These books could easily jump off the page and onto your screens.
Rape is a sensitive topic that deserve a complex portrayal, but major trends in media and fiction fail to reach that complexity—and often cause a lot of damage.
If you've realized that you accidentally wrote a Mary Sue, this article will help you change that overpowered lead into a relatable character.
Are your character arcs falling flat? This article teaches you five strategies for improving them.
There once was a show about a girl named Piper, but no more. And that might be the best thing going for Netflix's hit series.
Information on where writer's block comes from, and how to fix it.
These tips and tricks may help you find love again!
Your favorite literary characters answer life's big questions.
Ten tips for the best ways to fool your readers.
Tips and suggestions on how to shift the sympathy of the reader from one character to another.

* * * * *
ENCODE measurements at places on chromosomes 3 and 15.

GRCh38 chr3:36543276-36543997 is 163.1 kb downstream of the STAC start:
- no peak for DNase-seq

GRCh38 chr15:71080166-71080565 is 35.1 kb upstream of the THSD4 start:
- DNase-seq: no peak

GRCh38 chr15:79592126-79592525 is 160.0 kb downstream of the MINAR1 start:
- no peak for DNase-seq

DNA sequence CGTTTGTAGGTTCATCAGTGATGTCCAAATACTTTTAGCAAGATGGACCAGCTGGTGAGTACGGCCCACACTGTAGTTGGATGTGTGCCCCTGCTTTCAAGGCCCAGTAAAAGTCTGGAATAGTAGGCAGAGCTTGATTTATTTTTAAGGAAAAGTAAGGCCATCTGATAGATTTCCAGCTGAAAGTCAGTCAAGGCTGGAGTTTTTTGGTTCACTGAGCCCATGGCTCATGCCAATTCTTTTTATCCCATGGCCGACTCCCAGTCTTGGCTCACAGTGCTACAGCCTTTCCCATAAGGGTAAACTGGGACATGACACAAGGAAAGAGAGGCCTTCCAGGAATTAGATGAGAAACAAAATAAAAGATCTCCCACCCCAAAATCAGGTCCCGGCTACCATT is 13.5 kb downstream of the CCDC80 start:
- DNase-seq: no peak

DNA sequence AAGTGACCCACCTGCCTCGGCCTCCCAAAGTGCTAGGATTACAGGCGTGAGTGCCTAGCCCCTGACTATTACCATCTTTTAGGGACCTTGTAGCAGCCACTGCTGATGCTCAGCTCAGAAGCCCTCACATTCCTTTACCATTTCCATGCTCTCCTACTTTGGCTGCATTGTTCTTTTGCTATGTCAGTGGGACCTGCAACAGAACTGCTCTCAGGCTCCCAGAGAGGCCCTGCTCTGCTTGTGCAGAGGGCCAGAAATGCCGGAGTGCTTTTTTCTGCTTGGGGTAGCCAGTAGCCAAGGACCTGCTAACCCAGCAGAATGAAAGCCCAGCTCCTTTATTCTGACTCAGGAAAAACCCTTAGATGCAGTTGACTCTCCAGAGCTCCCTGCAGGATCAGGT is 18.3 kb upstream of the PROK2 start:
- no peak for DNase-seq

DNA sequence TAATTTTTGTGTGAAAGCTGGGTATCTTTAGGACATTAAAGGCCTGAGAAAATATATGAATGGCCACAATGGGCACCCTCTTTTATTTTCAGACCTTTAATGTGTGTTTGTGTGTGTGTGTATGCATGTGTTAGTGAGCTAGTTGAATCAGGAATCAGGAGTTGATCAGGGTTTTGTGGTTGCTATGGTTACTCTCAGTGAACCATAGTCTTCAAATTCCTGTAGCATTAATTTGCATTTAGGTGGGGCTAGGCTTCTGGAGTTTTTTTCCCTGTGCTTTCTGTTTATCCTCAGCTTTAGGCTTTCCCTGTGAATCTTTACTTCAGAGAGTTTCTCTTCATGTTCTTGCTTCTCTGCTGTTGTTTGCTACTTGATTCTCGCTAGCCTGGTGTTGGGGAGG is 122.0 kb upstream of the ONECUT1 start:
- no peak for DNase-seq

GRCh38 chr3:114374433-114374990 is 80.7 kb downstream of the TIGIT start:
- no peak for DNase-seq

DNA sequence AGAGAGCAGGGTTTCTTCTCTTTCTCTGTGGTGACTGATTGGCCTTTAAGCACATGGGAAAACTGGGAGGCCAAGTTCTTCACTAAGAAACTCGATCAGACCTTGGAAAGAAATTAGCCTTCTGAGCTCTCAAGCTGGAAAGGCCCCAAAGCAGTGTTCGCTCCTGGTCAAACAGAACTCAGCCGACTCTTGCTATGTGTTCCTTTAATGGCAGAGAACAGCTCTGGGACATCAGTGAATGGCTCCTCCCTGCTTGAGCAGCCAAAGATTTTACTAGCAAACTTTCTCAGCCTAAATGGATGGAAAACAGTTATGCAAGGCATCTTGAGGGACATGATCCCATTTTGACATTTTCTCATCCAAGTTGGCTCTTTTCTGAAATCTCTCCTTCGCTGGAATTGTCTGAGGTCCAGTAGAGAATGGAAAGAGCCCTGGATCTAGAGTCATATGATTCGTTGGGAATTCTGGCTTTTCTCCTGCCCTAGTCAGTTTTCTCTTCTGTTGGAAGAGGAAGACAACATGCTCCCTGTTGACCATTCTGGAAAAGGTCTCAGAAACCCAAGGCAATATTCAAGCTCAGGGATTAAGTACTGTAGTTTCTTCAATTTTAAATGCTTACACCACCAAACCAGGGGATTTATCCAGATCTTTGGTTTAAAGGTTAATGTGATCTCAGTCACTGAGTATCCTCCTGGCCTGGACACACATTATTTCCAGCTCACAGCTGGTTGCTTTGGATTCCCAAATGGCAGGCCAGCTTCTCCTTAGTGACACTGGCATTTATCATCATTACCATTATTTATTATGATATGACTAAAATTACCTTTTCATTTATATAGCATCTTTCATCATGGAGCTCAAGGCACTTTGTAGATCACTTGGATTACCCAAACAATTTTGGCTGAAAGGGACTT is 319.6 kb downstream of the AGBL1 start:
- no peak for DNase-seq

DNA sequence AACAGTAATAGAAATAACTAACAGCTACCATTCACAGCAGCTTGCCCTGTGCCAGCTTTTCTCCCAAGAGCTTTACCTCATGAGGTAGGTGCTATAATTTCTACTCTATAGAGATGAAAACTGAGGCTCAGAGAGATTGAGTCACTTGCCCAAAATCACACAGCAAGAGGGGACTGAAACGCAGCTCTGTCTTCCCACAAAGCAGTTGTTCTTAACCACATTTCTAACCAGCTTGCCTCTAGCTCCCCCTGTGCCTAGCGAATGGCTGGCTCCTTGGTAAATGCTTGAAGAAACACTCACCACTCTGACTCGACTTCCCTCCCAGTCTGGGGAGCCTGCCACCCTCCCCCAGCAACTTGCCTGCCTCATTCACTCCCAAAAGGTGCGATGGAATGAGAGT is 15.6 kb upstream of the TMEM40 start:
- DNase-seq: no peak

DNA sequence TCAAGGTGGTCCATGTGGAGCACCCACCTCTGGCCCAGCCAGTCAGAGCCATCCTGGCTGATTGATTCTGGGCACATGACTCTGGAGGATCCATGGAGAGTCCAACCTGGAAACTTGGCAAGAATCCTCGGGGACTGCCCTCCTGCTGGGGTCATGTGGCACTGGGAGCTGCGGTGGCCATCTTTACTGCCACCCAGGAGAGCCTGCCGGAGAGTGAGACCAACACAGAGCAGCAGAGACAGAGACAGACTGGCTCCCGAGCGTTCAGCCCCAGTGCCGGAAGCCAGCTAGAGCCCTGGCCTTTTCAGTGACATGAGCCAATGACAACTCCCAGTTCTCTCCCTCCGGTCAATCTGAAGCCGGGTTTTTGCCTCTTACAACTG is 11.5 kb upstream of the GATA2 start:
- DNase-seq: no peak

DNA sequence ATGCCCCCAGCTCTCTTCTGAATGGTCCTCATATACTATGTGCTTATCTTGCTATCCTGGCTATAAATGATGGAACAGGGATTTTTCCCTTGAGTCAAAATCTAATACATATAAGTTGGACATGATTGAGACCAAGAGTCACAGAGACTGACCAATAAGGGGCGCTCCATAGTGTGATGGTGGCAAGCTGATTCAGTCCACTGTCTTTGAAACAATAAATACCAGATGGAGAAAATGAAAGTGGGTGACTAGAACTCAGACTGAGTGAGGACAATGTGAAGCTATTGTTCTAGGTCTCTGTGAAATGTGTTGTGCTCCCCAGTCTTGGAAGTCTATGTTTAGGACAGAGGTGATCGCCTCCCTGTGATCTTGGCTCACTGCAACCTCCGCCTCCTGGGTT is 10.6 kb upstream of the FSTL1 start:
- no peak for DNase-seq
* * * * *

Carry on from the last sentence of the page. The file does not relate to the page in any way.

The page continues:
Unconventional protagonists make for great fiction—but beware the humble protagonist, who will hamstring your novel at every turn.
A look at why morally gray characters are so compelling, using the Lannisters of Westeros as my primary examples. Beware: Spoilers abound!
I'll read about them, but I won't take them up on dinner.
When does writing about The Other stop being an exercise in understanding and become something exploitative?
Sometimes, a house can read like a main character in itself.
Some tips on how to make your fictional relationship feel real.
Relatability in your characters will help your work strike a chord with readers. This article explores ways that you can make your heroes, villains, and other characters more relatable.
Ursula K. Le Guin is best known for her sci-fi and fantasy, but part of what makes her work so remarkable is the deeply realistic way it handles the nuanced intersections of character and culture.
Whenever a source of authority grows too powerful and begins to usurp the common people, Robin Hood-like characters start to appear in film and literature.
Tips on how to write a novel without plotting it out.
Every living person on the planet has experienced childhood, but the same can’t be said for old age. Older characters have more history, so creating such a person takes considerable imagination.
When writing about taboo subjects, be careful how you do it.
You want to make your characters realistic? Think of everybody as the protagonist.
Like going on a date, character exercises are part of the process of getting to know another person better (in this case, an imaginary person).